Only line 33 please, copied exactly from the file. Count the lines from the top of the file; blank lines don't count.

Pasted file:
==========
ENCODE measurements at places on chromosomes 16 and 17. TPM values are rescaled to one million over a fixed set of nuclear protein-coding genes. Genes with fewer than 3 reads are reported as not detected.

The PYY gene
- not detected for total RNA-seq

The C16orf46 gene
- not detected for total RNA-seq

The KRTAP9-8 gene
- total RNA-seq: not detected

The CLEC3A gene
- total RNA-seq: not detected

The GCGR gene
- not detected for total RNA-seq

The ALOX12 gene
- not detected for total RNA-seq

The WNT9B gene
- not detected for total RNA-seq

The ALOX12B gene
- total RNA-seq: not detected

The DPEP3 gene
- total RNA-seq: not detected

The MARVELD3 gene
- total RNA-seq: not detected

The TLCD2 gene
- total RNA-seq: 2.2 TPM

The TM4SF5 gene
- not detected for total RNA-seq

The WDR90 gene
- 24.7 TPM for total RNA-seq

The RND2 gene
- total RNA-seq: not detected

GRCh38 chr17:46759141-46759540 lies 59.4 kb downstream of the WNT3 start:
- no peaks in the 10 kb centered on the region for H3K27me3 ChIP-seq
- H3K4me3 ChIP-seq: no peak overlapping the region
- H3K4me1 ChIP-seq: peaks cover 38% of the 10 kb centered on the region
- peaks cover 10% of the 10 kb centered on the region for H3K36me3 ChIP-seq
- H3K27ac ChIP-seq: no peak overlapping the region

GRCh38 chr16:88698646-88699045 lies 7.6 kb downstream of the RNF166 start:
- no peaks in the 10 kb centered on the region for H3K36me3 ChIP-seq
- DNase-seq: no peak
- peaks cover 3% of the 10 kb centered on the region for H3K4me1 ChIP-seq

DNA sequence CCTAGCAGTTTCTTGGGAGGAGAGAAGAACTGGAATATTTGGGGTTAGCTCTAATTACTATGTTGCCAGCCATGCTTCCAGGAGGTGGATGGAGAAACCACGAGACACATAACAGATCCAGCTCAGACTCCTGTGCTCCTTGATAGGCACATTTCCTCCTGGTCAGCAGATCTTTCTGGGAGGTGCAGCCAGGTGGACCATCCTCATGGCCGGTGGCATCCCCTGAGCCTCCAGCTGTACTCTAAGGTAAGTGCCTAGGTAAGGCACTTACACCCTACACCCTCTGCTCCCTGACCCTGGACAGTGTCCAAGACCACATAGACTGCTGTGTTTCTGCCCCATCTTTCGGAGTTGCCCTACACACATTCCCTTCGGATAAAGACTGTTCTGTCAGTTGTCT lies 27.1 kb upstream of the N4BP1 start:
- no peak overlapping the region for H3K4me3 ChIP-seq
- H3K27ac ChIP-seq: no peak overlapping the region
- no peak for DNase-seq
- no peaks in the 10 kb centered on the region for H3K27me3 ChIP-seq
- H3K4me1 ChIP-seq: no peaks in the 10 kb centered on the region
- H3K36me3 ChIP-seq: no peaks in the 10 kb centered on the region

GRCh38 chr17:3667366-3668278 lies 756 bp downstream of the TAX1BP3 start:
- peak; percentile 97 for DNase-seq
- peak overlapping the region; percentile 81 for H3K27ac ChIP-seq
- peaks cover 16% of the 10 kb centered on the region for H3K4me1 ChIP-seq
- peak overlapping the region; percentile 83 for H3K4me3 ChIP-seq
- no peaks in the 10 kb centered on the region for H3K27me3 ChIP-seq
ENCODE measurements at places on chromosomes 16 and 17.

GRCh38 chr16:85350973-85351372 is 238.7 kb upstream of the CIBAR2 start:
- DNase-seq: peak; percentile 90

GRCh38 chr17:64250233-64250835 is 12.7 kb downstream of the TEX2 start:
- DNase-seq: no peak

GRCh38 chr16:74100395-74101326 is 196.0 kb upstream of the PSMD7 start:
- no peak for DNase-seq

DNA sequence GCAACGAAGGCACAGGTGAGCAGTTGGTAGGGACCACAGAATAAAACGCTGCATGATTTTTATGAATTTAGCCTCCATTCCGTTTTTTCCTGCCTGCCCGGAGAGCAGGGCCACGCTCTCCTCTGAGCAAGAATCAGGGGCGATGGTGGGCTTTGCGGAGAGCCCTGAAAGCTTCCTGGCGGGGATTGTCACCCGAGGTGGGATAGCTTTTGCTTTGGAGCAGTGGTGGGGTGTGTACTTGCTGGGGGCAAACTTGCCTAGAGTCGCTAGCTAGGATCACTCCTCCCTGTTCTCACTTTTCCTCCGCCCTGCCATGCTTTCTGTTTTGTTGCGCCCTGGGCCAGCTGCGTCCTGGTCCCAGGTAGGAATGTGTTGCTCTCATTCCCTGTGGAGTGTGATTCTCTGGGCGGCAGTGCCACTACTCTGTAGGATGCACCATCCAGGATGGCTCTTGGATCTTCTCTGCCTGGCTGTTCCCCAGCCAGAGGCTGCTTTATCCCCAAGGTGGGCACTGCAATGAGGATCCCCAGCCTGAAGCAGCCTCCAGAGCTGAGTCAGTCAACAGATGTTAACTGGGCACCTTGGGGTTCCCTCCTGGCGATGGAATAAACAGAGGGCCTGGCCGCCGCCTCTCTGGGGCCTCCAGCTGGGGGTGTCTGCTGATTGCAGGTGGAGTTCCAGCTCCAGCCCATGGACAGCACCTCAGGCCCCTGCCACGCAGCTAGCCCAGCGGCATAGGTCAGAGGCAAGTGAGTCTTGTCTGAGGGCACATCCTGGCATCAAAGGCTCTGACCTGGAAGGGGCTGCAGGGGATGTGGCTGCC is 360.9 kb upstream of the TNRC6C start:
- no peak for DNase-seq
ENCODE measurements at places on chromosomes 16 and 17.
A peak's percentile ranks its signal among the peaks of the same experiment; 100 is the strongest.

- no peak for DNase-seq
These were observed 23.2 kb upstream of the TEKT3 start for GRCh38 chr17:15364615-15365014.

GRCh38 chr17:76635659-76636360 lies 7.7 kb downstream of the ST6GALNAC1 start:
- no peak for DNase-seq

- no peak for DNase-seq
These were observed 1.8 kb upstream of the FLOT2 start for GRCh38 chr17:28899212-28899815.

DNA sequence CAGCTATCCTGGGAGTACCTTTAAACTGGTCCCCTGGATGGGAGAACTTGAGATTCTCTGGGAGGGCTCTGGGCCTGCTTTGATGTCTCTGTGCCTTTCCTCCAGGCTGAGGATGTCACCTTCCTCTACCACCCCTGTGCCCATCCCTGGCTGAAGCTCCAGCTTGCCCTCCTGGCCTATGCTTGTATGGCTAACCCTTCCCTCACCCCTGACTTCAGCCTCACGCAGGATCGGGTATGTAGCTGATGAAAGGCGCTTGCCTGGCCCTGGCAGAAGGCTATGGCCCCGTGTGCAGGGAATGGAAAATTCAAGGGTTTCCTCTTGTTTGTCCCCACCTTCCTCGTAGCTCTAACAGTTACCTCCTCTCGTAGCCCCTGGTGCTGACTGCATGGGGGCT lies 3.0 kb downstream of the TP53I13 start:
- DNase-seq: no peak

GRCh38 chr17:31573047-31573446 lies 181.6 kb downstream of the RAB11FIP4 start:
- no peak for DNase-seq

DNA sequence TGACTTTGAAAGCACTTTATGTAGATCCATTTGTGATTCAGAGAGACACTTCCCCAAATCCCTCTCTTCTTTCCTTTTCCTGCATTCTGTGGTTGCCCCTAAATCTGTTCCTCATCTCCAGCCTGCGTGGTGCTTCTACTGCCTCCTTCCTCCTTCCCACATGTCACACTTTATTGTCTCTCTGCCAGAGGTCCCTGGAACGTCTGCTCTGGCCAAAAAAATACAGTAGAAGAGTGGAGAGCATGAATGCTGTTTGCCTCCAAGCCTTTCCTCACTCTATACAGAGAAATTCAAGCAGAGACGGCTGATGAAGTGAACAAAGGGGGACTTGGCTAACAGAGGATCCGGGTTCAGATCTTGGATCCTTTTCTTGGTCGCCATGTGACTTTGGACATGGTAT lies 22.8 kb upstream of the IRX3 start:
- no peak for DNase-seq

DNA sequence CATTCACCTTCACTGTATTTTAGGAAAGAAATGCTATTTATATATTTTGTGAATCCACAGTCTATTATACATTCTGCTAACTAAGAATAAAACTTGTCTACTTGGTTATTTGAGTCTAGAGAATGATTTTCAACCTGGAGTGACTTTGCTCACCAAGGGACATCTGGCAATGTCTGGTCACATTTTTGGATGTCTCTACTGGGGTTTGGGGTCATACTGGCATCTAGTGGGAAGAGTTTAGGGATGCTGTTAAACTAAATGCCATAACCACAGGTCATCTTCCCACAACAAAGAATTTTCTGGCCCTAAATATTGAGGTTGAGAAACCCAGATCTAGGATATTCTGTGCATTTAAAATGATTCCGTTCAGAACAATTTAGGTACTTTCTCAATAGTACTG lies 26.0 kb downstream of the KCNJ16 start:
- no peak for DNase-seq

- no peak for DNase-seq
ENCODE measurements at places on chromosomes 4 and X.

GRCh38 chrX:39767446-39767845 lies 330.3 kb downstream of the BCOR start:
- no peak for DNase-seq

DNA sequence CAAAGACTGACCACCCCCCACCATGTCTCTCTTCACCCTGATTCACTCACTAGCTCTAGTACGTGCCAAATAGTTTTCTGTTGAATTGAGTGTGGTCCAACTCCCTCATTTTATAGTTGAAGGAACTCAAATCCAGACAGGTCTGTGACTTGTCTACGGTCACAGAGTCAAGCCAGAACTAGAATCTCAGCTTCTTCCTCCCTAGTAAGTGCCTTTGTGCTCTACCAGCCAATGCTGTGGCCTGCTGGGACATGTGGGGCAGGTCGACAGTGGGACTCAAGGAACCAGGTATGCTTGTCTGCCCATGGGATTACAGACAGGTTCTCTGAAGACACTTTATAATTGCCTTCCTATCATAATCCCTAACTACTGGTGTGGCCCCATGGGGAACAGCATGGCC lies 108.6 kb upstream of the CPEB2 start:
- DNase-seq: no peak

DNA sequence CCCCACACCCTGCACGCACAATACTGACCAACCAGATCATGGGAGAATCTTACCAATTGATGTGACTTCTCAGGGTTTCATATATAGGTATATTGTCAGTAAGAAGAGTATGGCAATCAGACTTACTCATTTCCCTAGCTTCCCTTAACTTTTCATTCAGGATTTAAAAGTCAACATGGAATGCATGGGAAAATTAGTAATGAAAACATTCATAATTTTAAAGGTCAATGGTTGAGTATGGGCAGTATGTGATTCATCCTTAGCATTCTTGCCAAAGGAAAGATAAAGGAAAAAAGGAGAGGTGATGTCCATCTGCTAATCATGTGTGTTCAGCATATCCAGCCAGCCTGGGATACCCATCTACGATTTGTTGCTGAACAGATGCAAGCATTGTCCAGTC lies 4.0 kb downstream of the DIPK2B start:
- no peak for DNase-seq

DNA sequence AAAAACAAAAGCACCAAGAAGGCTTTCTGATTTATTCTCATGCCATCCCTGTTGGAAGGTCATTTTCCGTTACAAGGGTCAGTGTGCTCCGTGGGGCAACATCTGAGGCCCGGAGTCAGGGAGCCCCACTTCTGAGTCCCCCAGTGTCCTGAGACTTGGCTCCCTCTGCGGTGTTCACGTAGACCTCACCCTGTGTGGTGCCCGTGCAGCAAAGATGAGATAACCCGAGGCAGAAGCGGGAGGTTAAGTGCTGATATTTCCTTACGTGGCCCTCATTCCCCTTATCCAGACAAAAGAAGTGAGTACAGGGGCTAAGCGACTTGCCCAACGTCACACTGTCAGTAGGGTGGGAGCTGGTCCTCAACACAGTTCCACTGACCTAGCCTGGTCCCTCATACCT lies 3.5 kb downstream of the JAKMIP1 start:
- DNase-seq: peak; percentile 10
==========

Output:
- H3K4me1 ChIP-seq: peaks cover 38% of the 10 kb centered on the region